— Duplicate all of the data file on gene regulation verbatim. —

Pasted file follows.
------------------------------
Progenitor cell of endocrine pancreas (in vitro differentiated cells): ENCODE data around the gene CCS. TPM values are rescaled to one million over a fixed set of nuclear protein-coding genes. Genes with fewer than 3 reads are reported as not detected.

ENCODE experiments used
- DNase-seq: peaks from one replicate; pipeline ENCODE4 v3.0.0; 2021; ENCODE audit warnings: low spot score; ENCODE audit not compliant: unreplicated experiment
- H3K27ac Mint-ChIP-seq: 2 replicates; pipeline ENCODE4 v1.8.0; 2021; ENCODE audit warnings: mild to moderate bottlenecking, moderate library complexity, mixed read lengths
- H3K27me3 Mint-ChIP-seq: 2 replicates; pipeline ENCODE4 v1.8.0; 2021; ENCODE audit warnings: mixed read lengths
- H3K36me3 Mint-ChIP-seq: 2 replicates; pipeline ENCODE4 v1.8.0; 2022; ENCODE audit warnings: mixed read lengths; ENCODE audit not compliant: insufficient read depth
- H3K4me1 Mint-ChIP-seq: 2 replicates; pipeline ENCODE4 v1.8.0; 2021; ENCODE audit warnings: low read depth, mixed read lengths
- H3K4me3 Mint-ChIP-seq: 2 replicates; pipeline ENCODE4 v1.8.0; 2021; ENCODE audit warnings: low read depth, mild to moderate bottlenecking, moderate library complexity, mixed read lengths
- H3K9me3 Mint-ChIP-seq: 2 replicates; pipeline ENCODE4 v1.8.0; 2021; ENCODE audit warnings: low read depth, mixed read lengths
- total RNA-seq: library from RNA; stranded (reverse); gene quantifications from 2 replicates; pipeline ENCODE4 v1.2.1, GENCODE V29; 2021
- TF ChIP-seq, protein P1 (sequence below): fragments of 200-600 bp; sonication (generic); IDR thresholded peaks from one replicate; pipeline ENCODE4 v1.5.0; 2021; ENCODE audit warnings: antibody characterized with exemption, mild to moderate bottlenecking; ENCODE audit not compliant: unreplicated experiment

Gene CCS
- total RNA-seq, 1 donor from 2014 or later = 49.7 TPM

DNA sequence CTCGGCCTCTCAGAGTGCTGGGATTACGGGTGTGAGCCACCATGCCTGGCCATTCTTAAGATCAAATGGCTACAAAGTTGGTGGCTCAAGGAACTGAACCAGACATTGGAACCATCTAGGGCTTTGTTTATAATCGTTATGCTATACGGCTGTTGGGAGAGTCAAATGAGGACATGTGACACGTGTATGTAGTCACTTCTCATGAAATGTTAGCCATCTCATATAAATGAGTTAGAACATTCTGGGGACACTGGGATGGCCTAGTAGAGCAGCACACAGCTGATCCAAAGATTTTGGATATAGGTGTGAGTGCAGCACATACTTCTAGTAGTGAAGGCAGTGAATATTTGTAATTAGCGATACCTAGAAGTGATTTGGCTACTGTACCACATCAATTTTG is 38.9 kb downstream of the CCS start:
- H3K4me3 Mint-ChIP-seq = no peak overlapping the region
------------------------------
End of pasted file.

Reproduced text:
Progenitor cell of endocrine pancreas (in vitro differentiated cells): ENCODE data around the gene CCS. TPM values are rescaled to one million over a fixed set of nuclear protein-coding genes. Genes with fewer than 3 reads are reported as not detected.

ENCODE experiments used
- DNase-seq: peaks from one replicate; pipeline ENCODE4 v3.0.0; 2021; ENCODE audit warnings: low spot score; ENCODE audit not compliant: unreplicated experiment
- H3K27ac Mint-ChIP-seq: 2 replicates; pipeline ENCODE4 v1.8.0; 2021; ENCODE audit warnings: mild to moderate bottlenecking, moderate library complexity, mixed read lengths
- H3K27me3 Mint-ChIP-seq: 2 replicates; pipeline ENCODE4 v1.8.0; 2021; ENCODE audit warnings: mixed read lengths
- H3K36me3 Mint-ChIP-seq: 2 replicates; pipeline ENCODE4 v1.8.0; 2022; ENCODE audit warnings: mixed read lengths; ENCODE audit not compliant: insufficient read depth
- H3K4me1 Mint-ChIP-seq: 2 replicates; pipeline ENCODE4 v1.8.0; 2021; ENCODE audit warnings: low read depth, mixed read lengths
- H3K4me3 Mint-ChIP-seq: 2 replicates; pipeline ENCODE4 v1.8.0; 2021; ENCODE audit warnings: low read depth, mild to moderate bottlenecking, moderate library complexity, mixed read lengths
- H3K9me3 Mint-ChIP-seq: 2 replicates; pipeline ENCODE4 v1.8.0; 2021; ENCODE audit warnings: low read depth, mixed read lengths
- total RNA-seq: library from RNA; stranded (reverse); gene quantifications from 2 replicates; pipeline ENCODE4 v1.2.1, GENCODE V29; 2021
- TF ChIP-seq, protein P1 (sequence below): fragments of 200-600 bp; sonication (generic); IDR thresholded peaks from one replicate; pipeline ENCODE4 v1.5.0; 2021; ENCODE audit warnings: antibody characterized with exemption, mild to moderate bottlenecking; ENCODE audit not compliant: unreplicated experiment

Gene CCS
- total RNA-seq, 1 donor from 2014 or later = 49.7 TPM

DNA sequence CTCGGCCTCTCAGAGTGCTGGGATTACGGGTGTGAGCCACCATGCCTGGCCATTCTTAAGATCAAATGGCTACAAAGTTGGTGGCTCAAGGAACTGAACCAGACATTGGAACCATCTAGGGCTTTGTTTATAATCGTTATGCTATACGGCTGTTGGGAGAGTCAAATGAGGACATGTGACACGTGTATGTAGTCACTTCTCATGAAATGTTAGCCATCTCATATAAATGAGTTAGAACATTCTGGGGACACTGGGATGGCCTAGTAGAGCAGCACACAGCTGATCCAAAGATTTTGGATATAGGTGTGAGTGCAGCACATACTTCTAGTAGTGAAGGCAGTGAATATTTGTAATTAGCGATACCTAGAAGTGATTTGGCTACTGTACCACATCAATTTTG is 38.9 kb downstream of the CCS start:
- H3K4me3 Mint-ChIP-seq = no peak overlapping the region